Ontario Hit-and-Run Injury Claims: What You Need to Know
Although we may not think about it every time we sit behind the wheel, the chances of getting into an accident while we’re on the road linger in the back of our minds. And when we do get into an accident, we expect the other party to be cooperative. Unfortunately, sometimes drivers will get scared and leave the scene of an accident, leaving us behind with the bill for injuries and property damage.
Hit-and-run accidents in Toronto are a big deal, and they don’t just happen between two drivers. Last year was the deadliest year for pedestrian deaths in a decade in Toronto, some of which were caused by hit-and-run drivers. Shockingly, pedestrians are involved in more than half of all Toronto traffic collision fatalities.
So, what should you do if you’ve been involved in a hit-and-run accident in Toronto? Here are three things to know.
1. Make Sure to Report the Accident to Police
This seems like a no-brainer, but police know how to handle and document hit-and-run accidents. Keep in mind that it’s illegal to leave the scene of an accident under the Criminal Code of Canada.
Per s. 252 of the Criminal Code, failure to stop at the scene of an accident is defined as:
“Every person commits an offence who has the care, charge or control of a vehicle, vessel or aircraft that is involved in an accident with
(a) another person,
(b) a vehicle, vessel or aircraft, or
(c) in the case of a vehicle, cattle in the charge of another person,
and with intent to escape civil or criminal liability fails to stop the vehicle, vessel or, if possible, the aircraft, give his or her name and address and, where any person has been injured or appears to require assistance, offer assistance.”
Police may use either the federal Criminal Code (“fail to stop”) or The Highway Traffic Act of Ontario (“fail to remain”) to charge a hit-and-run driver.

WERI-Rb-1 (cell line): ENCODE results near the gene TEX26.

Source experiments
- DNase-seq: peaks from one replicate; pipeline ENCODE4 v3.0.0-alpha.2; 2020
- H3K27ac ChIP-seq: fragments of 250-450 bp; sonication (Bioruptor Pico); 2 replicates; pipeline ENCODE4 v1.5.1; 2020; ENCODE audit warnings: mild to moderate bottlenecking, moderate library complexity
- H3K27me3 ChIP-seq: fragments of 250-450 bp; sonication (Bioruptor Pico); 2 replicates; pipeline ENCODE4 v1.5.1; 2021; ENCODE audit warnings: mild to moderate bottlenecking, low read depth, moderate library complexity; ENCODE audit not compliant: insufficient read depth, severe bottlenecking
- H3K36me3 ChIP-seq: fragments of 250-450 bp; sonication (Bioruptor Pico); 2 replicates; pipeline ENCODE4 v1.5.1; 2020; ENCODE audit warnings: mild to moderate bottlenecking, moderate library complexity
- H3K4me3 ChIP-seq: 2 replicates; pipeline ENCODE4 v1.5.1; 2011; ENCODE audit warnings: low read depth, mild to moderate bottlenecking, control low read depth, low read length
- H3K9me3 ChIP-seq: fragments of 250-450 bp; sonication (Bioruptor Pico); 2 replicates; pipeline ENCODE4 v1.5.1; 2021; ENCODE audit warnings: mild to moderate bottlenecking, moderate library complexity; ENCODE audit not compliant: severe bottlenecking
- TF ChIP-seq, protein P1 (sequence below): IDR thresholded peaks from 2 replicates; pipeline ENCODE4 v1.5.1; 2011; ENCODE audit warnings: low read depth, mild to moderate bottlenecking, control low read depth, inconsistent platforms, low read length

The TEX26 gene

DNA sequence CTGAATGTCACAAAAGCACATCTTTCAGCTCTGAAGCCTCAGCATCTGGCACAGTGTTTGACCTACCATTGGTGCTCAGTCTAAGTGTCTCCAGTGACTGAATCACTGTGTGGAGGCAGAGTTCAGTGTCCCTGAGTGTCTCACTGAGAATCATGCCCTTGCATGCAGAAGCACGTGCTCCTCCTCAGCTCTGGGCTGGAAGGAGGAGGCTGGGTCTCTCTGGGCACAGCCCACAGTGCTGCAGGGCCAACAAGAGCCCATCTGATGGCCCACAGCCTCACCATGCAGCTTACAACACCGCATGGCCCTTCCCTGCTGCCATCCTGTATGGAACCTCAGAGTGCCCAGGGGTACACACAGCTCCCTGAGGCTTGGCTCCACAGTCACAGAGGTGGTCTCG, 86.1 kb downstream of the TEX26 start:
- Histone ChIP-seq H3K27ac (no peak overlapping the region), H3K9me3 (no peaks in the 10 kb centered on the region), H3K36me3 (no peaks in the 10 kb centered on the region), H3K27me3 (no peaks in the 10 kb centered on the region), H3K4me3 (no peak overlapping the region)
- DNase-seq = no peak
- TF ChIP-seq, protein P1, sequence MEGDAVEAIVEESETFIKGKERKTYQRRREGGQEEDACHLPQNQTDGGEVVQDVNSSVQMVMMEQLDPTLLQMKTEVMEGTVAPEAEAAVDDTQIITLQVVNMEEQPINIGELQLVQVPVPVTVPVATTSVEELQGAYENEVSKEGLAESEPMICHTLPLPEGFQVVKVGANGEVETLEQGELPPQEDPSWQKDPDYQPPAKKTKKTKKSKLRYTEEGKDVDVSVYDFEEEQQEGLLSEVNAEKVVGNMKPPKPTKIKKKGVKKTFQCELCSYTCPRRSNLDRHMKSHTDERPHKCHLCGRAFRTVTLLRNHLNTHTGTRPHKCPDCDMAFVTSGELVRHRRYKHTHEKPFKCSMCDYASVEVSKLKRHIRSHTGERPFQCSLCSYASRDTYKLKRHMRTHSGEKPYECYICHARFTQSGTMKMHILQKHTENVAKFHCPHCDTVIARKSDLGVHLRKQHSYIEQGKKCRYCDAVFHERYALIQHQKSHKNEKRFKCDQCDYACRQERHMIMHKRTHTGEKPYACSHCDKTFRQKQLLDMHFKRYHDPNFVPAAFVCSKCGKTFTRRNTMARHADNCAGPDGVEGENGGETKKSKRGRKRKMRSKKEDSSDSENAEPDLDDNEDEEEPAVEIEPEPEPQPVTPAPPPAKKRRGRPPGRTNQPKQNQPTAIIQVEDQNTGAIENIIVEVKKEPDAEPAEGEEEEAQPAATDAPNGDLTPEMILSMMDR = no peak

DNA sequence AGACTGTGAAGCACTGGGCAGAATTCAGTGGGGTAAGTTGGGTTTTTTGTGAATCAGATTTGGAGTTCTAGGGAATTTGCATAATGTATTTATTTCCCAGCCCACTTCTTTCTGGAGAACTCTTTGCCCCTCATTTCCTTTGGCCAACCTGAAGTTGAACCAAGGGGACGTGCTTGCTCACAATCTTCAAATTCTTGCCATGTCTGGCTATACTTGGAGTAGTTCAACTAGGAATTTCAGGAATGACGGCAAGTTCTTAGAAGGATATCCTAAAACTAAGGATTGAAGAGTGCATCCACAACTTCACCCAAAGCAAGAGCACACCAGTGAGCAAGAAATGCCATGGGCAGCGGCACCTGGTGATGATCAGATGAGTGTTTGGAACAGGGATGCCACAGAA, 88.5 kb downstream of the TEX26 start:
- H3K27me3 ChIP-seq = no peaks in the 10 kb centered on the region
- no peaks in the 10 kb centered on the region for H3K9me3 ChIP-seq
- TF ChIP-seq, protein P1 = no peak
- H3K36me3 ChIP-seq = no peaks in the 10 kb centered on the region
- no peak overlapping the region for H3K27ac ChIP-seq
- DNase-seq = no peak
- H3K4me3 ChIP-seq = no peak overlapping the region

Anyone who is found guilty of failure to stop at the scene of an accident could be sent to prison for five years at minimum, and up to 10 years for an accident causing bodily harm. If someone in the accident dies, the hit-and-run offender can be sentenced to life in prison.
The penalties for failing to remain at the scene of an accident — a traffic ticket versus federal criminal code offence — can include fines of up to $2,000, jail time of six months, license suspension, six demerit points, and high-risk insurance rates for three years.
2. Your Insurance Company May Be Able to Compensate You
Most people in Ontario have the minimum insurance coverage that is required under law. That coverage protects you against an uninsured or unidentified driver, up to $200,000, plus $200,000 in liability for damage done to property and another party’s injuries. Accident Benefits also fall under minimum coverage, helping to provide compensation for some lost wages, medical benefits, and other payments no matter who was at fault. In addition, Direct Compensation pays for damage to your vehicle caused by somebody else.
You can be compensated for your loss, even if the at-fault driver has no insurance or can’t be identified, through UIM (Underinsured Motorist Coverage) or Family Protection Endorsement (OPCF 44R) under the Ontario Insurance Act. The Family Protection Endorsement can far exceed the $200,000 minimum to protect you and your family as additional, non-mandatory coverage purchased through your insurance provider, which an auto accident lawyer can review with you.
Remember, insurance companies generally do not compensate you for all of your lost wages after an accident if you’ve been unable to work (there is a maximum percentage for past loss of wages), nor do they automatically compensate for pain and suffering brought on by emotional distress or mental anguish in the aftermath of a hit and run. Only filing a negligence claim or lawsuit will help you recover all possible compensation for damages.
3. A Toronto Personal Injury Lawyer Can Help
If you are unsure about your entitlements under your insurance policy and you are involved in a hit-and-run accident, contact Preszler Injury Lawyers for a free consultation.
In addition to criminal charges or Highway Traffic Act charges, anyone who is at fault for an accident in Toronto can be hit with a civil suit. Personal injury lawyers can sue the driver on the victim’s’ behalf for negligence in tort law, as the driver had a duty of care.
If you’ve been injured in a hit and run accident, you should speak to a lawyer as soon as possible to determine next steps. The law limits the amount of time you have to file a tort claim, usually to two years. An Ontario personal injury lawyer will review your case, determining if you are within the statute of limitations, and help you collect benefits through an Accident Benefits or tort claim.
Contact one of our Ontario personal injury lawyers today for a free case review.
You may also be interested in: